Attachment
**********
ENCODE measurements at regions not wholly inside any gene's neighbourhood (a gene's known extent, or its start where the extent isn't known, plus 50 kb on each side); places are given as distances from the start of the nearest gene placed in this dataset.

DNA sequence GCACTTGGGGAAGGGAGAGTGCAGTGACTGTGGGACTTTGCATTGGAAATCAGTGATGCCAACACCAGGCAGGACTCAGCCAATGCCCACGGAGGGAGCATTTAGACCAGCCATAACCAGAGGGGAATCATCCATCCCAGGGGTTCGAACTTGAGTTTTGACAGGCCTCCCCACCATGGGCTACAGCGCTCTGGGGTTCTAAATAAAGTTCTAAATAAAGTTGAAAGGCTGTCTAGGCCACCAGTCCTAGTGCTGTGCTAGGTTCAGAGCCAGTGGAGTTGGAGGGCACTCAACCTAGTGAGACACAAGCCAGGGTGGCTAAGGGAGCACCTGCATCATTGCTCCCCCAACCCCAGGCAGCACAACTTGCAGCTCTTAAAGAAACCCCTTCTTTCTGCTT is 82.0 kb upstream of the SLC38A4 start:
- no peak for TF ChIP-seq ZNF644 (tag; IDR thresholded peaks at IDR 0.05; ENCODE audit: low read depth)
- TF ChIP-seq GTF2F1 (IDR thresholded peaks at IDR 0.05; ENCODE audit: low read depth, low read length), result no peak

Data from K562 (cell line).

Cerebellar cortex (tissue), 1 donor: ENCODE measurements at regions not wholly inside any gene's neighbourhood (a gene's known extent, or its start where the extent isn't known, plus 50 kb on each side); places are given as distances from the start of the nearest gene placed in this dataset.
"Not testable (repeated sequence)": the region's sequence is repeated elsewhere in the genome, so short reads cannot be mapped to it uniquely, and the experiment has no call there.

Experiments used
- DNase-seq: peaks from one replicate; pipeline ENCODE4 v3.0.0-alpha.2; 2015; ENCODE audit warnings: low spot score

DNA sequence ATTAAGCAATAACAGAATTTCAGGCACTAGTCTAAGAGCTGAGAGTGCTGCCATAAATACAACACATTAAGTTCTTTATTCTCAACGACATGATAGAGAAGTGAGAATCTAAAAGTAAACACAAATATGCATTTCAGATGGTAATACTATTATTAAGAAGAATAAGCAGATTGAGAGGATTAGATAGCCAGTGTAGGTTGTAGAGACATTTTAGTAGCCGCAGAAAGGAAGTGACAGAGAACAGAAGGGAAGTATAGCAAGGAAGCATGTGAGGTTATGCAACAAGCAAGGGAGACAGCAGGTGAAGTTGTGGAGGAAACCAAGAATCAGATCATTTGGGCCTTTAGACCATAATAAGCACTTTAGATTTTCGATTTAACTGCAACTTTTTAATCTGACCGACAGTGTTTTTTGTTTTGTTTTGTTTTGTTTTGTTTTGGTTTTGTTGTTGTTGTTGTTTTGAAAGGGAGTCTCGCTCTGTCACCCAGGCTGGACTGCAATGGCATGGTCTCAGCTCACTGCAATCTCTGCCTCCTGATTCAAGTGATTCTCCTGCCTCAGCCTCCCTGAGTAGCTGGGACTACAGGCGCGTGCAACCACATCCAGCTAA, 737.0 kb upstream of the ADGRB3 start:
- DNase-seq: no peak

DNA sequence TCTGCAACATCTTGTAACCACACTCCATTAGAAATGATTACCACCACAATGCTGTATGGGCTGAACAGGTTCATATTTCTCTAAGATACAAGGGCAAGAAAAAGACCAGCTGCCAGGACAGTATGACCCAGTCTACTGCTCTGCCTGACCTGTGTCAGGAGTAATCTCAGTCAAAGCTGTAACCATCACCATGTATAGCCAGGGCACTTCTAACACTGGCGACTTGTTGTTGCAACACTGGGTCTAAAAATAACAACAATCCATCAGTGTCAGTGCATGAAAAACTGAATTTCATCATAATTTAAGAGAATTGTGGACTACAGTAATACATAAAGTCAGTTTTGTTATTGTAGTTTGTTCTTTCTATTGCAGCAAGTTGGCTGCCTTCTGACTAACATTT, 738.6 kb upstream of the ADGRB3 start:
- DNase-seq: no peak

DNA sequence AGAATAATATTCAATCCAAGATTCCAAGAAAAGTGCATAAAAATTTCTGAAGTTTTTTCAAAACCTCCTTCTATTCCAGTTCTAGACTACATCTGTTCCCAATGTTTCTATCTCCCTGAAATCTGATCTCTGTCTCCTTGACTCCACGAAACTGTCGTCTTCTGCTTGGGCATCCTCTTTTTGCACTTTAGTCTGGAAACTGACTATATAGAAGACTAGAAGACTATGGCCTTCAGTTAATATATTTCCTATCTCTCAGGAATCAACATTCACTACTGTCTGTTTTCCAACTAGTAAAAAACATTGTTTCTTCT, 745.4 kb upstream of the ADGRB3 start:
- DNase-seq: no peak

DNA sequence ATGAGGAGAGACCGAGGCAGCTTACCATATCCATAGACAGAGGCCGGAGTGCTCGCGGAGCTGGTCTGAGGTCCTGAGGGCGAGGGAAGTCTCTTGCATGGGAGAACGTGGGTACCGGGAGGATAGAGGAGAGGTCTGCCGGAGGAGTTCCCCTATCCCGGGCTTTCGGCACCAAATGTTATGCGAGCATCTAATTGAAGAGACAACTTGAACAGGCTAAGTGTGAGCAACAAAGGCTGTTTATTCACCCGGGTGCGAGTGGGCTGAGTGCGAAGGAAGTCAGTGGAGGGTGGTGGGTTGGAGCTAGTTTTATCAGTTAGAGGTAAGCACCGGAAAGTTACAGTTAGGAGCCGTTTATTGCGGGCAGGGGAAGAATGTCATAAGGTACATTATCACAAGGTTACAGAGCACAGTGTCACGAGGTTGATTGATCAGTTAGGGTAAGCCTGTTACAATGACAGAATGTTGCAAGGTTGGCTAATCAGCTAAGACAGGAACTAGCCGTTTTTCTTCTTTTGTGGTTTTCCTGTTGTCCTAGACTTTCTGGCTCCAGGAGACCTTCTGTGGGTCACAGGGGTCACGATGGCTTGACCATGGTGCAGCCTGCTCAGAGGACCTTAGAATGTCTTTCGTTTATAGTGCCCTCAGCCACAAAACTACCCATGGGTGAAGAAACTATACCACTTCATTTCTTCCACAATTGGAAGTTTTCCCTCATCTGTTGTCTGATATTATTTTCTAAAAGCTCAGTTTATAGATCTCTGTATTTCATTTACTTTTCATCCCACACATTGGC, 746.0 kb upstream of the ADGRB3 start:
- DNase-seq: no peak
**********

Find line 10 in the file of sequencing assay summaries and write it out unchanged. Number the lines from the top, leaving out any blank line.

DNA sequence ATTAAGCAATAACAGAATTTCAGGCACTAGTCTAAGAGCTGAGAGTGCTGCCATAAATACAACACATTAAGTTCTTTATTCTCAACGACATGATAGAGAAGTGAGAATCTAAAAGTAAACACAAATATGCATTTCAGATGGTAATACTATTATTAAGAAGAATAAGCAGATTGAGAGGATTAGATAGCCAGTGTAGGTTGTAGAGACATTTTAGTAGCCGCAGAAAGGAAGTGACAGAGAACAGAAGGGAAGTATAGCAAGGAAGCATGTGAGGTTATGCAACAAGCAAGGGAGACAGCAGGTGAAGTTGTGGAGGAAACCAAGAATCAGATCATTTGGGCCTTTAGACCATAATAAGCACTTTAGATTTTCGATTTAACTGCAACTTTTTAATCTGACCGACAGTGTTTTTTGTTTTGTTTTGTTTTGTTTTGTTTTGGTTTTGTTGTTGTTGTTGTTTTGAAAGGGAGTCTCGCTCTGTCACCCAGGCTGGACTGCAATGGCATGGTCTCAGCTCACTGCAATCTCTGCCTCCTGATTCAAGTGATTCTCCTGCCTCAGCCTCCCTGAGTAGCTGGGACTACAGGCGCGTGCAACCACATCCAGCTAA, 737.0 kb upstream of the ADGRB3 start: